When Lollapalooza announced its return to Chicago back in May, it felt like one more positive sign of a return to some kind of post-pandemic normal. Flash forward to this week, and the sentiment around Chicago has become far more ambivalent; stalling COVID-19 vaccination rates and the emergence of the dangerous Delta variant led prominent local music critics to label the festival a potential superspreader event.
Jim DeRogatis of Sound Opinions went as far as to call for Lollapalooza’s cancellation. “They can’t control their own gates,” DeRogatis told Chicago’s WTTW. “Why are we supposed to believe that they are going to be diligent about checking for vaccination?”
Lollapalooza’s COVID-19 mitigation plan is comprehensive on paper. The festival website’s Health and Safety section sets out a multi-step entry procedure, requiring festgoers to provide proof of vaccination or negative COVID-19 tests results from a PCR test performed within the last 72 hours. It also includes a mask requirement for all unvaccinated attendees, and a Fan Health Pledge that asks fans with recent COVID-19 symptoms or exposure to avoid coming to the festival altogether. Fans forced to miss the festival because of COVID-19 will also be eligible for a refund on the cost of their passes.
Finally, the festival promises free masks, an expanded number of hand sanitizer stations, and extra cleanings of so-called “high touch” areas.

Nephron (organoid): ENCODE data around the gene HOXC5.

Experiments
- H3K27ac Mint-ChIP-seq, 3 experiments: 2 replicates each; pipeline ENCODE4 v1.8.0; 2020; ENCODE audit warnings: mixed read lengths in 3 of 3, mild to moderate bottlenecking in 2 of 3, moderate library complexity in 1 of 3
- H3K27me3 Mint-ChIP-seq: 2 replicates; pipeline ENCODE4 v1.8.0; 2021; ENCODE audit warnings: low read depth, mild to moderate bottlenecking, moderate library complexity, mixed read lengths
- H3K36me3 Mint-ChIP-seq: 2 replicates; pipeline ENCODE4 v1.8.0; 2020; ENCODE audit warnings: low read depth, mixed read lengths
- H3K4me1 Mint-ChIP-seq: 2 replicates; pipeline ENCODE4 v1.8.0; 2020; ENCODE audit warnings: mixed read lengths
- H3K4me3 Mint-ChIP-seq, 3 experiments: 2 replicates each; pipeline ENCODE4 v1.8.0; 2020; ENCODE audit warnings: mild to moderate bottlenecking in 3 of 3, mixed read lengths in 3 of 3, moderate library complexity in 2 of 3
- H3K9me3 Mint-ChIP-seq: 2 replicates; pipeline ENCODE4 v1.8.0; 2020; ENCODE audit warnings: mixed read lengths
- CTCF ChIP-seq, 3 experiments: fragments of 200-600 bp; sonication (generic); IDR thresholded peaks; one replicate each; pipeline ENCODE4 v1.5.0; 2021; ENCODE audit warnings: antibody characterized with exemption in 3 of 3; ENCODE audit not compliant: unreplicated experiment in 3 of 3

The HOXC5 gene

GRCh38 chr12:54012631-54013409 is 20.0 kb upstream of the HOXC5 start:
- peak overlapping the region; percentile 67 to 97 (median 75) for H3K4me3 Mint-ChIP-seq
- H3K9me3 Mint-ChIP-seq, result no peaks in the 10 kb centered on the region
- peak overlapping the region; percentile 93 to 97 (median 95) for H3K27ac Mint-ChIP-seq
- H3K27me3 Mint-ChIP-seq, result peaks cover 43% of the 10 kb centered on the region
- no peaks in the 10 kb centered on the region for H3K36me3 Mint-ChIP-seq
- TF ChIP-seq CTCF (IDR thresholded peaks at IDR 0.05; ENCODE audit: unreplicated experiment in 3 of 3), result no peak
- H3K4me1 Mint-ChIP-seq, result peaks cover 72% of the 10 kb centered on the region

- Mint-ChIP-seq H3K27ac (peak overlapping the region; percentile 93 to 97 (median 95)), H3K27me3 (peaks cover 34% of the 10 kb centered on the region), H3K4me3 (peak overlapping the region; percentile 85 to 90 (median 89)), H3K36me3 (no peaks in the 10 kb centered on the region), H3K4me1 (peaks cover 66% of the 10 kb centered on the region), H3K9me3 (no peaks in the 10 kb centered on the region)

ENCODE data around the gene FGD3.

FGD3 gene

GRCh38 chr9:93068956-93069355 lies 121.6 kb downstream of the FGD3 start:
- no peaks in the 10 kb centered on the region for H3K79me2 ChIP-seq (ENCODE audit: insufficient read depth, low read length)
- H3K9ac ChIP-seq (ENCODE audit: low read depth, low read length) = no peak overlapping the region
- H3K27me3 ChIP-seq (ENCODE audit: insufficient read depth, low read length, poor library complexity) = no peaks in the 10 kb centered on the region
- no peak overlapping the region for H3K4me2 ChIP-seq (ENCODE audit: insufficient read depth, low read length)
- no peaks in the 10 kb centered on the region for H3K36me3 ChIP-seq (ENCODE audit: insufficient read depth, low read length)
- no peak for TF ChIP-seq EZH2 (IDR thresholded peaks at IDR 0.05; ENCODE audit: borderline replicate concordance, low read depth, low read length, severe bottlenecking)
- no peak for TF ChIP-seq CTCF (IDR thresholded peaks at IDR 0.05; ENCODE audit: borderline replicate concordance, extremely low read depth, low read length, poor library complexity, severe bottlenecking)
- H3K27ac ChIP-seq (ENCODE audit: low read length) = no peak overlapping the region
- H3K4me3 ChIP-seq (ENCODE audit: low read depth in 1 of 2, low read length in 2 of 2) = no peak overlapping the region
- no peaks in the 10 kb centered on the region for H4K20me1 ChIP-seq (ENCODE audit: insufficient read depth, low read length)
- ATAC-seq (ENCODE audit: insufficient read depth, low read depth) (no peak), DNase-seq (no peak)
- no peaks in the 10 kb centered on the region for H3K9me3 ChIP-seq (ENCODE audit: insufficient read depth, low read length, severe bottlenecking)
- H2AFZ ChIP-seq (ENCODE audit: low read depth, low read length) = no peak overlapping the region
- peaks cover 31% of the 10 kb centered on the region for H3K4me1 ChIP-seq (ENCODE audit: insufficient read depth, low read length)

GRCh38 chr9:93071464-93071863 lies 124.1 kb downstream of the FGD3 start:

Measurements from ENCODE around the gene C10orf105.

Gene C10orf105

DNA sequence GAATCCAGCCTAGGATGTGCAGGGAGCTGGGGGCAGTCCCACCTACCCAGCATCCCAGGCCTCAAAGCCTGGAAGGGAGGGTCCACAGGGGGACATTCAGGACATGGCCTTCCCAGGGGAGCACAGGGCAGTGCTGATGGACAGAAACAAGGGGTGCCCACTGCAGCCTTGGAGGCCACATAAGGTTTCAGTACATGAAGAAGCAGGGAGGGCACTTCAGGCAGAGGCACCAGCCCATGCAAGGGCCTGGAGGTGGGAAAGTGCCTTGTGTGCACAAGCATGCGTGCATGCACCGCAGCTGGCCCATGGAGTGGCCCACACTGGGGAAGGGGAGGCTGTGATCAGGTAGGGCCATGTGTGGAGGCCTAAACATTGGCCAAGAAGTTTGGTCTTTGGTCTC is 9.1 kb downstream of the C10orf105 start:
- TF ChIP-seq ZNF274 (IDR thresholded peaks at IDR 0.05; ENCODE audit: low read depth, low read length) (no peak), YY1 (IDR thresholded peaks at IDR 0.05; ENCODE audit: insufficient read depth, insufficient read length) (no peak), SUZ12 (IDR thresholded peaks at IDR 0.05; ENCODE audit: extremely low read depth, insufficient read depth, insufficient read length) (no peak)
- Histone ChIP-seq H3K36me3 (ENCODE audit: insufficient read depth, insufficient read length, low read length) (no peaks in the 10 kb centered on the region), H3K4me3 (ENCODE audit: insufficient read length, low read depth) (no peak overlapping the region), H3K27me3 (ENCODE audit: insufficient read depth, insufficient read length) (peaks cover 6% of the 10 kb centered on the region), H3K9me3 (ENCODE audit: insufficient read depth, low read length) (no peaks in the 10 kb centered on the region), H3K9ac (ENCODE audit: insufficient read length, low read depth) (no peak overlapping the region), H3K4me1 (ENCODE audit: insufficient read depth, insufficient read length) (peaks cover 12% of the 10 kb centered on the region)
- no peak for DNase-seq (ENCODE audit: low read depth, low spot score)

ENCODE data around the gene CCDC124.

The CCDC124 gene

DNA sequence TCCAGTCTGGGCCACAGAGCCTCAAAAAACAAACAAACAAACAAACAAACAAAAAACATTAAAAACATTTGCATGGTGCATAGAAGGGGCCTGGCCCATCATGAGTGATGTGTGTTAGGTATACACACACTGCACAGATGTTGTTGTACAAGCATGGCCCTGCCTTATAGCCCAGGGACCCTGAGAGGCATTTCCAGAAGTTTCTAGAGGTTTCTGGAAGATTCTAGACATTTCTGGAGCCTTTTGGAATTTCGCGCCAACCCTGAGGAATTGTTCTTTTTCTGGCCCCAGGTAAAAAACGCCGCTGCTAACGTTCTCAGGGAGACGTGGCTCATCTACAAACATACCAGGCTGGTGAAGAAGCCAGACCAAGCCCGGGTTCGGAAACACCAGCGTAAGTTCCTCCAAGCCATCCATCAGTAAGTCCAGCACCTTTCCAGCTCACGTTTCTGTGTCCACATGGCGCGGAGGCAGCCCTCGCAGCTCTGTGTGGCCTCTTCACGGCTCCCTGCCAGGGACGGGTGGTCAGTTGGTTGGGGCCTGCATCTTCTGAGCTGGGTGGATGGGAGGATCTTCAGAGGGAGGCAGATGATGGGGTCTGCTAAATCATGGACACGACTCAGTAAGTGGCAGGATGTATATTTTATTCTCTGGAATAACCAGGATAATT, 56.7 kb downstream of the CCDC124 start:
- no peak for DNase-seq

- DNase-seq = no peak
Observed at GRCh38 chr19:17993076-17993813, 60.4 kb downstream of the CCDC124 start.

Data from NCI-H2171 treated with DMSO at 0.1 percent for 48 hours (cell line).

Ready or not, Lollapalooza commenced as planned earlier this afternoon. So, how are the festival’s COVID-19 protocols holding up so far?
I set out for Grant Park at noon via the CTA’s Red Line train. On both the platform and the train itself, Lollapalooza attendees were easy to spot by their lack of masks, despite multiple announcements noting that face coverings remain mandatory on public transportation.
The situation didn’t change much as we squeezed into the ticket lanes at the festival’s main gates. The mask rate here was slightly higher, but I could probably still count the number of face coverings around me on two hands.
The festival split this year’s entry process into three parts: one check for wristbands, one check for vaccination, and one check for bags. The COVID protocol check was the longest part of the process; the young dude in front of me was stopped for almost a full minute as the security member verified his vaccine status. Off to the side, a different bored-looking festival staffer offered free masks that (during my time in line) went untouched. When my turn came, I offered up my vaccine card, which was apparently in better order than the previous guy’s. After a five-second check, I was in.
Inside the festival, Lollapalooza remains Lollapalooza. Aside from a few more jugs of hand sanitizer and some additional free mask stations, this festival looks and feels just like it did in 2019. Scanning the hundreds of faces angling for a good view of Flo Milli at the Grubhub stage, I counted more NBA jerseys than I did masks.
A charitable reading of these (wholly anecdotal) observations suggests that this cohort of 18-24 year olds must have the highest vaccination rate of anyone in their age group. A less charitable one might draw the conclusion that Lollapalooza is doing as much as any large event can to ensure the safety of its attendees and their communities, but that the size and scope of such an event makes full compliance impossible and unprofitable. The festival’s efforts were enough to get the go-ahead by Chicago’s city government. Whether they’re enough to mitigate the spread of COVID-19 remains to be seen.
Ed. note: Keep checking back at Consequence throughout the weekend for full Lolla coverage. Also check out this week’s episode of The What Podcast on the reality of Lollapalooza and other festival returning in a world that is still not entirely recovered from 2020.
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